Advanced words are well underway at the Bond Street Crossrail station in Mayfair, central London, and the Costain Skanska Joint Venture team have completed two out of a total of five compensation grout shafts. Compensation grouting is being done to help protect neighbouring properties from problems caused by ground settlement during tunnelling and excavation of the box at the Bond Street Crossrail station.
The compensation grout shafts are being built to a depth of seventeen metres using a method whereby the shaft is built on the surface and then pushed down into position using hydraulic ramps. The shaft is sunk one metre at a time and concrete rings are put in place, one at a time. A crane helps to remove the excavated material and a material known as sloop is used to act as a fluid support between the concrete rings and surrounding soil.
The Costain Skanska JV team have faced a number of specific challenges as works have progressed on the Crossrail Bond Street station. Working in the heart of Mayfair has meant that access to the Crossrail Bond Street station site, plus the logistics of organising deliveries of materials, has been something of a nightmare. Consequently, plant selection and delivery schedules have had to be carefully planned to avoid disrupting the surrounding neighbours.
As work has progressed, other issues have also come to light and during the excavation of both of the first two compensation grout shafts large obstructions have come to light. The first was a massive concrete block, believed to have been a filled in basement structure, and the second was a section of pipe, the existence of which the engineers were hitherto unaware. The section of pipe was subsequently confirmed to be not in use and was later removed.
In a shock development yesterday, it was announced that the CEO of Crossrail, Rob Holden, will be leaving his position after only two years in the job and moving on to pastures new. His surprise resignation comes only a short time after Crossrail survived the Government spending review cuts, and after the award of several major tunnelling contracts.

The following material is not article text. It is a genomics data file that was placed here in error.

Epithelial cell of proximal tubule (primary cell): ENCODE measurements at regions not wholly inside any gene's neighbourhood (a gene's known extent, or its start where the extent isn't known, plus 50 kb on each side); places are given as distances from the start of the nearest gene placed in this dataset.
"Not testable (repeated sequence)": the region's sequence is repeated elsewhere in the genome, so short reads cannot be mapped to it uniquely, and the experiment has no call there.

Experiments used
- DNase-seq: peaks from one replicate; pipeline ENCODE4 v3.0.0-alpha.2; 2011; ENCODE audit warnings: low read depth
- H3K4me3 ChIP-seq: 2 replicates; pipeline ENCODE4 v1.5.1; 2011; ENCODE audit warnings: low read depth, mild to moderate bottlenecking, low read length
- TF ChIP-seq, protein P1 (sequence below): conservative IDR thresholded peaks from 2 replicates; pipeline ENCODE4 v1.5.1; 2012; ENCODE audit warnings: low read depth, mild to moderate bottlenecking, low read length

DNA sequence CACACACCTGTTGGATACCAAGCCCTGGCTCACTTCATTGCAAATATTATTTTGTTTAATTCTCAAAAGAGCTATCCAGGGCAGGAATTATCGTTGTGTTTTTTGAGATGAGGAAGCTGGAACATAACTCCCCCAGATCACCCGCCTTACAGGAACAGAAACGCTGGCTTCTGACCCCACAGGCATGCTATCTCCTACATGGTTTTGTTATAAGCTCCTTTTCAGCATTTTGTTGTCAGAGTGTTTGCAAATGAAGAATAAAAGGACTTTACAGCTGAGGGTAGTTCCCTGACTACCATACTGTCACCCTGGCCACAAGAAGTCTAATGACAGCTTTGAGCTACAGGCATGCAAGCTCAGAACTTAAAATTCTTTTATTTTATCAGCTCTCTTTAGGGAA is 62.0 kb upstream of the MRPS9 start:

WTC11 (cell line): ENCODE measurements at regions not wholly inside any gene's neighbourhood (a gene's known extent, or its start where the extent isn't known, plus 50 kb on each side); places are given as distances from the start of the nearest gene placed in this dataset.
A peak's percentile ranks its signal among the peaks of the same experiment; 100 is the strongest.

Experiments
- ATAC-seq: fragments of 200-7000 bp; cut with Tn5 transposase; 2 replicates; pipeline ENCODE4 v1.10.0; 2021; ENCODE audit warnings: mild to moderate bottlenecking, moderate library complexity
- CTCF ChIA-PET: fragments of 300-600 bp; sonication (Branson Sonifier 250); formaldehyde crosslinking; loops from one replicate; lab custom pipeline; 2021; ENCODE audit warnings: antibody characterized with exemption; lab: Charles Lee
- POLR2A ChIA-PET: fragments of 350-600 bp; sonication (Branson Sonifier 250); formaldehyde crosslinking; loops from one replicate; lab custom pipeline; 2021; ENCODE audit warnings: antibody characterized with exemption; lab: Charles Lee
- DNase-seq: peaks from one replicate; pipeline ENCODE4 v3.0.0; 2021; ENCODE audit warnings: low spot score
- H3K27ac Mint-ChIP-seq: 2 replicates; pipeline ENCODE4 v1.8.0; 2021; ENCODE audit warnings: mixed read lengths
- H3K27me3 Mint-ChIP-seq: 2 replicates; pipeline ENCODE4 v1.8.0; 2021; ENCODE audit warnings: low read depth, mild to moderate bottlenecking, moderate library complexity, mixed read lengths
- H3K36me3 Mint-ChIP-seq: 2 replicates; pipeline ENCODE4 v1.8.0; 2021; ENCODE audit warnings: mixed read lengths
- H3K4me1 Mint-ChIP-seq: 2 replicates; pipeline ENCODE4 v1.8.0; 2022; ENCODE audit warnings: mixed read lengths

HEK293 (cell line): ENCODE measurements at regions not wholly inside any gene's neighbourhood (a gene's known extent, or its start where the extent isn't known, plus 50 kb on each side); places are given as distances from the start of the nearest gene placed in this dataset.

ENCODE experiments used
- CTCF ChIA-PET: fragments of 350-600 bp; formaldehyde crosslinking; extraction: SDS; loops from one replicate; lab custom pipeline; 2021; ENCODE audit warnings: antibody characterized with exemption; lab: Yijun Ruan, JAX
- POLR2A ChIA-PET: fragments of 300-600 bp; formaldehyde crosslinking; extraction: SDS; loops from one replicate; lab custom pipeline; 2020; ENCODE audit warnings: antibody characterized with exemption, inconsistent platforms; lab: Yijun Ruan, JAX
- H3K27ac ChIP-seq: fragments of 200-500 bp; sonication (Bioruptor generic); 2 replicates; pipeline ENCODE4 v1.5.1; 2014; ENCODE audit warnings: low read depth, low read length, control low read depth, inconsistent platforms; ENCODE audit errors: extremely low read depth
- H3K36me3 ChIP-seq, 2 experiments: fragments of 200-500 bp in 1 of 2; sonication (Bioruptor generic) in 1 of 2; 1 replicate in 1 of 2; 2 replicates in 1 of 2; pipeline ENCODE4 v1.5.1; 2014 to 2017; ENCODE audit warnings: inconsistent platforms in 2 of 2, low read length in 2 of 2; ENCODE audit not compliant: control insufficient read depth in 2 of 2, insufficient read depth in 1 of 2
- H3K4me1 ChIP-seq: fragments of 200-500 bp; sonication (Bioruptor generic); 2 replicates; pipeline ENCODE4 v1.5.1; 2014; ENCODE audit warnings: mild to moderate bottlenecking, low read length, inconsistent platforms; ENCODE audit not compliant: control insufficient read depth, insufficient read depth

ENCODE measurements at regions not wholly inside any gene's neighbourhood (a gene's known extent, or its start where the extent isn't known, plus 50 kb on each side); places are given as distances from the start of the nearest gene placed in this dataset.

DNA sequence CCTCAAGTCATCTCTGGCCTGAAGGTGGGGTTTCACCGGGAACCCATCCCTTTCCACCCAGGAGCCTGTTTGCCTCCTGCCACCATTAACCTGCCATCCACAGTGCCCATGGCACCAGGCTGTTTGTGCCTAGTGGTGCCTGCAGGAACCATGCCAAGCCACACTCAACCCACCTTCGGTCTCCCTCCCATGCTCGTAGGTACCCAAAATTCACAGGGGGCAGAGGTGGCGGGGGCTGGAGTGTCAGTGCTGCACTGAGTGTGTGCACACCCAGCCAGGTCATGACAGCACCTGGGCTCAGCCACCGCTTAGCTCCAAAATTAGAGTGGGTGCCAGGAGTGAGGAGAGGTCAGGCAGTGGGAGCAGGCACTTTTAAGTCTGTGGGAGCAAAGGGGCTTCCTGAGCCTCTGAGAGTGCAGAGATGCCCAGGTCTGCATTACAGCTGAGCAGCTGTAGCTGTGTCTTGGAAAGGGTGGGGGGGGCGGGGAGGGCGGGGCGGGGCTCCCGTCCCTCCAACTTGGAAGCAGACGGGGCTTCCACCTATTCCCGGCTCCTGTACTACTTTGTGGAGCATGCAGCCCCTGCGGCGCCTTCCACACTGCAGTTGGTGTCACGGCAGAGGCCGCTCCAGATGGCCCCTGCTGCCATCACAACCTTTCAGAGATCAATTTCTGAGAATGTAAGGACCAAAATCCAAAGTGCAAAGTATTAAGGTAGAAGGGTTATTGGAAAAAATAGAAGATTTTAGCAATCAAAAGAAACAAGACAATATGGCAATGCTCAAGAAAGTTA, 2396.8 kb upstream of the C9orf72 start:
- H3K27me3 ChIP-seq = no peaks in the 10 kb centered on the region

Rob Holden is considered one of the most respected managers in Civil Engineering and his loss will be acute. He was seen as an important figure in the Crossrail team due to his previous experience overseeing construction of the High Speed One rail link from London to the Channel Tunnel.
Although he apparently has no other job lined up as yet, Holden’s explanation for the sudden departure is that Crossrail needed a boss who was able to lead the Crossrail project through to completion in 2018. However, the inside story is that he is leaving due to frustrations surrounding governance of the project.
Crossrail Chairman, Terry Morgan, has described Rob Holden’s performance to date as “outstanding” and although the Crossrail board “regrets” Holden’s decision, they apparently understand his desire to “do something else and develop his career.”
The Transport Secretary, Philip Hammond, reiterated that the government remains committed to the Crossrail project and he looks forward to working with Rob Holden’s successor.
Holden will be required to serve 6 months notice before he leaves Crossrail, so the search will now be on for a suitably qualified successor who will be able to take over the leadership role as Crossrail enters the all-important construction phase of the project. Terry Morgan has said there will be a formal recruitment process and Crossrail has no names in mind as yet. However, the current CEO of High Speed One, Mark Bayley, has been mentioned as a possible contender for the job.
Detailed plans for the new £300 million Crossrail Bond Street station have now been submitted to Westminster Council for planning approval. Work on the Crossrail station is scheduled to begin in 2011 for completion on 2017.
The contract for the Bond Street Crossrail station was recently awarded to the Costain / Laing O’Rourke Joint Venture and the station has been designed by architects John McAslan and Partners. The Bond Street Crossrail plans include above-ground developments, including a retail and commercial site above the station, but these will be submitted under separate planning applications at the appropriate time.
Once completed, the new Crossrail Bond Street station will be fully integrated with the existing Bond Street station and will form a combined station stretching from Oxford Street to Hanover Square. There are entrances and ticket halls planned for Hanover Square and Davies Street and the station will be constructed on five separate levels to allow passengers to freely flow in and out of the station.
The existing Bond Street tube station already caters for around 155,000 passengers on a daily basis, but once it becomes integrated with the new Crossrail station facility, passenger numbers are expected to increase to more than 225,000 per day.
Crossrail consider the Bond Street station as one of the important of the Crossrail stations as once it is up and running it will form the gateway to the West End. As such, it is imperative that the Crossrail station design is able to meet the future needs of passengers.
Once the Crossrail scheme is in service, it will dramatically reduce the journey time for passengers travelling from the West End to destinations across London—Heathrow will be accessible within 31 minutes. At peak travel times, Crossrail will be running 24 trains per hour in each direction.